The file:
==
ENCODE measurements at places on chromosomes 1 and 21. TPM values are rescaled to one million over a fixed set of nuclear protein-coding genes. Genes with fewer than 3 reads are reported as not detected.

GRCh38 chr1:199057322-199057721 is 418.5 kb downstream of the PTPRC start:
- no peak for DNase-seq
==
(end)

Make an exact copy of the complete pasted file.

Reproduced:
ENCODE measurements at places on chromosomes 1 and 21. TPM values are rescaled to one million over a fixed set of nuclear protein-coding genes. Genes with fewer than 3 reads are reported as not detected.

GRCh38 chr1:199057322-199057721 is 418.5 kb downstream of the PTPRC start:
- no peak for DNase-seq